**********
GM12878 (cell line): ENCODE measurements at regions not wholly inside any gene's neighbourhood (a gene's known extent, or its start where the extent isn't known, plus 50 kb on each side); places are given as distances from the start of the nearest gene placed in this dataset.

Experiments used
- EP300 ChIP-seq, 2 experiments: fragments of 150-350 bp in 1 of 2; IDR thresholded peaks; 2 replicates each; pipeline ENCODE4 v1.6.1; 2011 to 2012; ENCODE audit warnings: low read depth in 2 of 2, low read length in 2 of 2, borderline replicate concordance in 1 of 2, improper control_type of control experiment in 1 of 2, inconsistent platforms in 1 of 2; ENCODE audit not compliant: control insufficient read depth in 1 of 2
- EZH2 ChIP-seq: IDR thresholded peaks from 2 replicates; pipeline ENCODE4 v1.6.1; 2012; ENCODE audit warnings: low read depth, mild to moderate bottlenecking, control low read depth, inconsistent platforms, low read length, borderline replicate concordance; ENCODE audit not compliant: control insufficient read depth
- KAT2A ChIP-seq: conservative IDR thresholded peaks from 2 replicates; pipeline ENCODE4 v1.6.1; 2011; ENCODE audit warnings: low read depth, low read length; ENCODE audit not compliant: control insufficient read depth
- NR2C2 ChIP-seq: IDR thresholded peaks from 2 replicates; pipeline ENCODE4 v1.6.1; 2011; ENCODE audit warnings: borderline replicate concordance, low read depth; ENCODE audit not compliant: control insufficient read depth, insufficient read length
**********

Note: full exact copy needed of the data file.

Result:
GM12878 (cell line): ENCODE measurements at regions not wholly inside any gene's neighbourhood (a gene's known extent, or its start where the extent isn't known, plus 50 kb on each side); places are given as distances from the start of the nearest gene placed in this dataset.

Experiments used
- EP300 ChIP-seq, 2 experiments: fragments of 150-350 bp in 1 of 2; IDR thresholded peaks; 2 replicates each; pipeline ENCODE4 v1.6.1; 2011 to 2012; ENCODE audit warnings: low read depth in 2 of 2, low read length in 2 of 2, borderline replicate concordance in 1 of 2, improper control_type of control experiment in 1 of 2, inconsistent platforms in 1 of 2; ENCODE audit not compliant: control insufficient read depth in 1 of 2
- EZH2 ChIP-seq: IDR thresholded peaks from 2 replicates; pipeline ENCODE4 v1.6.1; 2012; ENCODE audit warnings: low read depth, mild to moderate bottlenecking, control low read depth, inconsistent platforms, low read length, borderline replicate concordance; ENCODE audit not compliant: control insufficient read depth
- KAT2A ChIP-seq: conservative IDR thresholded peaks from 2 replicates; pipeline ENCODE4 v1.6.1; 2011; ENCODE audit warnings: low read depth, low read length; ENCODE audit not compliant: control insufficient read depth
- NR2C2 ChIP-seq: IDR thresholded peaks from 2 replicates; pipeline ENCODE4 v1.6.1; 2011; ENCODE audit warnings: borderline replicate concordance, low read depth; ENCODE audit not compliant: control insufficient read depth, insufficient read length